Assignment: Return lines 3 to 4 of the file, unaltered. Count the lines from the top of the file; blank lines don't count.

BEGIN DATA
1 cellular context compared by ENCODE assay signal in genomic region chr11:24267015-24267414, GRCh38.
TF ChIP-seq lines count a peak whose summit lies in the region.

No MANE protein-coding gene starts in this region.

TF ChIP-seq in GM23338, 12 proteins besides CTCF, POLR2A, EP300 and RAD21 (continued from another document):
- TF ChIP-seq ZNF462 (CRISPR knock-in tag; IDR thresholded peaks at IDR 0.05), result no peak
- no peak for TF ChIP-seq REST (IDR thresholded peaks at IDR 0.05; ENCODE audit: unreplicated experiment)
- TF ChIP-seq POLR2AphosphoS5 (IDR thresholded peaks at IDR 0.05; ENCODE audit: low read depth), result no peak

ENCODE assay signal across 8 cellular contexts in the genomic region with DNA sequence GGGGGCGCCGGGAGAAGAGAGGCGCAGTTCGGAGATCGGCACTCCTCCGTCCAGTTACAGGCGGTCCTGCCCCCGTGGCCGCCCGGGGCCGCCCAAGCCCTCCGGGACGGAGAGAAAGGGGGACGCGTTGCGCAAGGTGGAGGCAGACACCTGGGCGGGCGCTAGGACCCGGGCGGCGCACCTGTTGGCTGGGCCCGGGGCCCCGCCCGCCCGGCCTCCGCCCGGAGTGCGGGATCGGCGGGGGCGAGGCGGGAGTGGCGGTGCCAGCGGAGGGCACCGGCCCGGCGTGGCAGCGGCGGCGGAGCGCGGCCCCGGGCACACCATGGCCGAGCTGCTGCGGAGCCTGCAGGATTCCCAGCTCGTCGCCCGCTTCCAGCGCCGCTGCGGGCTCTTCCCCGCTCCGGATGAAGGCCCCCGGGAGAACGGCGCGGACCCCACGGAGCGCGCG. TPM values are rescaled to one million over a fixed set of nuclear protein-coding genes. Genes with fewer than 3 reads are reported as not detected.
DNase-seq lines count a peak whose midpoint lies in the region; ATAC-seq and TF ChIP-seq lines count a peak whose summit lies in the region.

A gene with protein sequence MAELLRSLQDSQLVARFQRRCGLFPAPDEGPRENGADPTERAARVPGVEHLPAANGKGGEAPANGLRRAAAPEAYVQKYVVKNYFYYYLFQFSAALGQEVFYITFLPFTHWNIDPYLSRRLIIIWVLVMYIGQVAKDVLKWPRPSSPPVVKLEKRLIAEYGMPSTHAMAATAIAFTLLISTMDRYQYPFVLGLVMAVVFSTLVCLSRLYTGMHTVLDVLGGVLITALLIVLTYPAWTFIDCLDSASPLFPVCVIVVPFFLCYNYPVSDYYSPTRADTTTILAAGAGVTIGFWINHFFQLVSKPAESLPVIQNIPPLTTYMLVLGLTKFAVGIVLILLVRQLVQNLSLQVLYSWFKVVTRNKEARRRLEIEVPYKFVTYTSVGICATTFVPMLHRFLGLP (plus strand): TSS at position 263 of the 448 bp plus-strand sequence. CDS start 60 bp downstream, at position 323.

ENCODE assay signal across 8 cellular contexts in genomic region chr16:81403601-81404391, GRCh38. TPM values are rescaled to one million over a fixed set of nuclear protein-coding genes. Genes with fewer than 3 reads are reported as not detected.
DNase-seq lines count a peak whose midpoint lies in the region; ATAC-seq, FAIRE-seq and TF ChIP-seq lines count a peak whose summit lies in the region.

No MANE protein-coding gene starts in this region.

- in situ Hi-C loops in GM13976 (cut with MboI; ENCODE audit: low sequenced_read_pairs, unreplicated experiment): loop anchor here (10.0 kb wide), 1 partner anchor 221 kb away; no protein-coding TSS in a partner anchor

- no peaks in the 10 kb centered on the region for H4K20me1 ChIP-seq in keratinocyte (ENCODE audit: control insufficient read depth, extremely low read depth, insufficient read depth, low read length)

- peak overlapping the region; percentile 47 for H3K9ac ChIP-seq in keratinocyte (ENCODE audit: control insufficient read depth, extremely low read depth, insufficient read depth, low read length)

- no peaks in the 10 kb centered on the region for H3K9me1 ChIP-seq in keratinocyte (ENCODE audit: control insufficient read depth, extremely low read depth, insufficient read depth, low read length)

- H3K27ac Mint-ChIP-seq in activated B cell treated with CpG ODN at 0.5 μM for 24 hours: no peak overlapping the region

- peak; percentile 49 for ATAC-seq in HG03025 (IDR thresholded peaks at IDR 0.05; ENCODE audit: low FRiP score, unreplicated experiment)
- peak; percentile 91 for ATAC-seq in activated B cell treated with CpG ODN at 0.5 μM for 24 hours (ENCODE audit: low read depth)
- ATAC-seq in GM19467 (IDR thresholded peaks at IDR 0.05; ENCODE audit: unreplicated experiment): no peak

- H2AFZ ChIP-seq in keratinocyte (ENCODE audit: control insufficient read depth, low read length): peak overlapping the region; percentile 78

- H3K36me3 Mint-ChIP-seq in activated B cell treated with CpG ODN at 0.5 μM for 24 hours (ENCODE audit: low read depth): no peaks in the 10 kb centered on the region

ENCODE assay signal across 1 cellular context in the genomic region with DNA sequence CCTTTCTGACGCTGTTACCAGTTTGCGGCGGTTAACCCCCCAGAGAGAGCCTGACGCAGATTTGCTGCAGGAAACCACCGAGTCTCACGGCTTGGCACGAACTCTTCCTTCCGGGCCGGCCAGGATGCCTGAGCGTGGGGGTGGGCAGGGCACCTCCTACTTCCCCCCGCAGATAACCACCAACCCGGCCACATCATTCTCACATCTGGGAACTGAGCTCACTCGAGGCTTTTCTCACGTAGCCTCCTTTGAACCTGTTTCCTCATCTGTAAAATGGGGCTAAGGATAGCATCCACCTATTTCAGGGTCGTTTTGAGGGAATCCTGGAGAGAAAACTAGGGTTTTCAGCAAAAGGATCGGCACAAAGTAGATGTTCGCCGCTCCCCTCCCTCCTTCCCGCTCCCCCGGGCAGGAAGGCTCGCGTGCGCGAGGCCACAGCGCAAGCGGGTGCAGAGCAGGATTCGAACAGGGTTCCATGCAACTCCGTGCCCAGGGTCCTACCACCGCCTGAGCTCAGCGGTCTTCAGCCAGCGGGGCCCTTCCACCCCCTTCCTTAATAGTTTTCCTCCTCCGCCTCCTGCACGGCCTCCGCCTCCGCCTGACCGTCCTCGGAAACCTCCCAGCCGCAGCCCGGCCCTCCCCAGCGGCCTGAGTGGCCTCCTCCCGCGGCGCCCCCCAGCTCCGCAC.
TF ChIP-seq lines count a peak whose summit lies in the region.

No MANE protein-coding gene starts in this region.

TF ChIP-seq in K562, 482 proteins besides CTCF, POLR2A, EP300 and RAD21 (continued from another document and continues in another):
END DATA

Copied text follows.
No MANE protein-coding gene starts in this region.

TF ChIP-seq in GM23338, 12 proteins besides CTCF, POLR2A, EP300 and RAD21 (continued from another document):